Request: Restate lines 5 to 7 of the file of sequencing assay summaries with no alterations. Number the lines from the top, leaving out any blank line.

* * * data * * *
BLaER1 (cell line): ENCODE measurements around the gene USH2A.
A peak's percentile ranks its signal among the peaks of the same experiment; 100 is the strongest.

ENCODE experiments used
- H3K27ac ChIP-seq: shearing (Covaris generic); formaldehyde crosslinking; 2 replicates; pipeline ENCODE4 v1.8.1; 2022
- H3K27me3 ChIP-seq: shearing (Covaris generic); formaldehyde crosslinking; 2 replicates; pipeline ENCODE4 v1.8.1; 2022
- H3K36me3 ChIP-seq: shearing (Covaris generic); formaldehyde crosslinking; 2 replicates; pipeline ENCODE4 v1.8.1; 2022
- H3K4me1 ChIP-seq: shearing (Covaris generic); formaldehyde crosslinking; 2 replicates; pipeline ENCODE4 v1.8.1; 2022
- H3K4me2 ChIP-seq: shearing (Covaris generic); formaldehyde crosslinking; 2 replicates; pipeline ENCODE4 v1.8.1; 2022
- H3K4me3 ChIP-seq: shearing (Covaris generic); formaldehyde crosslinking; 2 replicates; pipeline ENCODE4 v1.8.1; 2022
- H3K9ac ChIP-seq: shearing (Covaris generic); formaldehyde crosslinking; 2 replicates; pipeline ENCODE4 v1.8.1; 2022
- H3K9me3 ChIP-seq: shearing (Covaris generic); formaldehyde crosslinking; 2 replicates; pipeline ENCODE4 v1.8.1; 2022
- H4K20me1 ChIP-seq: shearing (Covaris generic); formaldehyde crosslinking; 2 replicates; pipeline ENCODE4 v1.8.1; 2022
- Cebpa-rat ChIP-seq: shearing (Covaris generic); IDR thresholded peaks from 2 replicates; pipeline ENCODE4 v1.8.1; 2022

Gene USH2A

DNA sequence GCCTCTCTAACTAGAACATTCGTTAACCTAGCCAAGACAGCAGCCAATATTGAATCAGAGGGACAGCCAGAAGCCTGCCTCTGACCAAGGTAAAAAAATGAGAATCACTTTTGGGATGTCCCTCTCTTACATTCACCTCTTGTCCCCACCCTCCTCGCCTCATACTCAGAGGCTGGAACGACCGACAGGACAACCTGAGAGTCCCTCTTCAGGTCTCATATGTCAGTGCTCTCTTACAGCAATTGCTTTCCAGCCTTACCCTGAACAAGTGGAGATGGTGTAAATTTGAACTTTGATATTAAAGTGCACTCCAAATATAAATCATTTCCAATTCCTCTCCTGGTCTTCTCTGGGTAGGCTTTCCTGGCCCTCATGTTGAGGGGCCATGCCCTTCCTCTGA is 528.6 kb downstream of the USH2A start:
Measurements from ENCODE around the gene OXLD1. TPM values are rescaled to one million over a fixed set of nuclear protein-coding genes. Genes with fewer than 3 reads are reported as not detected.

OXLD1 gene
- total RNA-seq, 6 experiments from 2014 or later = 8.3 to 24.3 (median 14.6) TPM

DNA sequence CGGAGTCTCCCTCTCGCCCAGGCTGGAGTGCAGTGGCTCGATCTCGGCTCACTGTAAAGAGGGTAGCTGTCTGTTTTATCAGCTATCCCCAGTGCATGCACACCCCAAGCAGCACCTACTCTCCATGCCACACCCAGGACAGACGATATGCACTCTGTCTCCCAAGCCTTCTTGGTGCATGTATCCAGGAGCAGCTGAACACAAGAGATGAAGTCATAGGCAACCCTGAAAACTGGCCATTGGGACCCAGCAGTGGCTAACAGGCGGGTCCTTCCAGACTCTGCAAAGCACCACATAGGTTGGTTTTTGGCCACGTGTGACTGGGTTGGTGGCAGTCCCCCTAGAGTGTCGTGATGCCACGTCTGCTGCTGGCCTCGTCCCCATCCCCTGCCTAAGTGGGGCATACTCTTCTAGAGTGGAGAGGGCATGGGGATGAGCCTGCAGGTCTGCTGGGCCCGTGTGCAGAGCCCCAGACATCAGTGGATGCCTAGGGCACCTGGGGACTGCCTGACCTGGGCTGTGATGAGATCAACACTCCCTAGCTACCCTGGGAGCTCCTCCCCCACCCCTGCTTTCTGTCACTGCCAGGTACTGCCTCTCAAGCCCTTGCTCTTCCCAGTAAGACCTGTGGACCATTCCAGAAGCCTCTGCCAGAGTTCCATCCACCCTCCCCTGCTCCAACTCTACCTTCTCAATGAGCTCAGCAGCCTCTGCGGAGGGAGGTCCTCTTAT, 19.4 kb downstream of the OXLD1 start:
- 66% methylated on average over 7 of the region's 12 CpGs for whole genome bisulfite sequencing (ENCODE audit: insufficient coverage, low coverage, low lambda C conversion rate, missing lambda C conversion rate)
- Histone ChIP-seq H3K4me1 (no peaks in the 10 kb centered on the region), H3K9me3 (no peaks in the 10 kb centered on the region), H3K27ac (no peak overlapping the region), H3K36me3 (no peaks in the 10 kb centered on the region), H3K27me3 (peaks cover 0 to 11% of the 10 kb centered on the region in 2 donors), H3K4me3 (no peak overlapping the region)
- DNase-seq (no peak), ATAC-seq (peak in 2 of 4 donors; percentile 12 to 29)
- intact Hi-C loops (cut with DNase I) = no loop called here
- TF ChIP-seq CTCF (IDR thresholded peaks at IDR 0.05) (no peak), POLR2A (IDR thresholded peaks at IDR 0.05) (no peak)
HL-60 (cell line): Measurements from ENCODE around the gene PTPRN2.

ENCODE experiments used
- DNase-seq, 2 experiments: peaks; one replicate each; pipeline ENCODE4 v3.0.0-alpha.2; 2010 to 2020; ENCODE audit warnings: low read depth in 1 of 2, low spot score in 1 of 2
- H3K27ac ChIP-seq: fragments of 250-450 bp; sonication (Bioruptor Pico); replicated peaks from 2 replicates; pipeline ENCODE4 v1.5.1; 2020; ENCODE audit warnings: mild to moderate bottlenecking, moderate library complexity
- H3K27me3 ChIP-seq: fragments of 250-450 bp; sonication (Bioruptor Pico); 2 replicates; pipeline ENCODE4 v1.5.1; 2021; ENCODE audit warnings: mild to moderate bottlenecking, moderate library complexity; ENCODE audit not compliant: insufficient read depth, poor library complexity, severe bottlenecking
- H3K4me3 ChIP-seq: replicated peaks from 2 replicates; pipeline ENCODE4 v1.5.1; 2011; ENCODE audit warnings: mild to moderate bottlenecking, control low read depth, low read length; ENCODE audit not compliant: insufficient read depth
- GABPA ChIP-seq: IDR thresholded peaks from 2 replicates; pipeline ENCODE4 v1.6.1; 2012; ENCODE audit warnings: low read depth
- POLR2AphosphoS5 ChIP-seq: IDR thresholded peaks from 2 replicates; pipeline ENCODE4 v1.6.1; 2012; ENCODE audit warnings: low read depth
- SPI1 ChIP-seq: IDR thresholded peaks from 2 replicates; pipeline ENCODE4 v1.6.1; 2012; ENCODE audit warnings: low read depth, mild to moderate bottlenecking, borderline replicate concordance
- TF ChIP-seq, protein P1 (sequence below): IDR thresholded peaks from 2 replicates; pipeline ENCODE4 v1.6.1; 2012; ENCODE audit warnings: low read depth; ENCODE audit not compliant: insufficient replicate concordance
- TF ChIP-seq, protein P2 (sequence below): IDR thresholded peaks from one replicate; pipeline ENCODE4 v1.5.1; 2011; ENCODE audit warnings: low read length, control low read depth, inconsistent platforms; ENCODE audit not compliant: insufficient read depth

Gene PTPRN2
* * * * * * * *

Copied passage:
- H3K27me3 ChIP-seq: shearing (Covaris generic); formaldehyde crosslinking; 2 replicates; pipeline ENCODE4 v1.8.1; 2022
- H3K36me3 ChIP-seq: shearing (Covaris generic); formaldehyde crosslinking; 2 replicates; pipeline ENCODE4 v1.8.1; 2022
- H3K4me1 ChIP-seq: shearing (Covaris generic); formaldehyde crosslinking; 2 replicates; pipeline ENCODE4 v1.8.1; 2022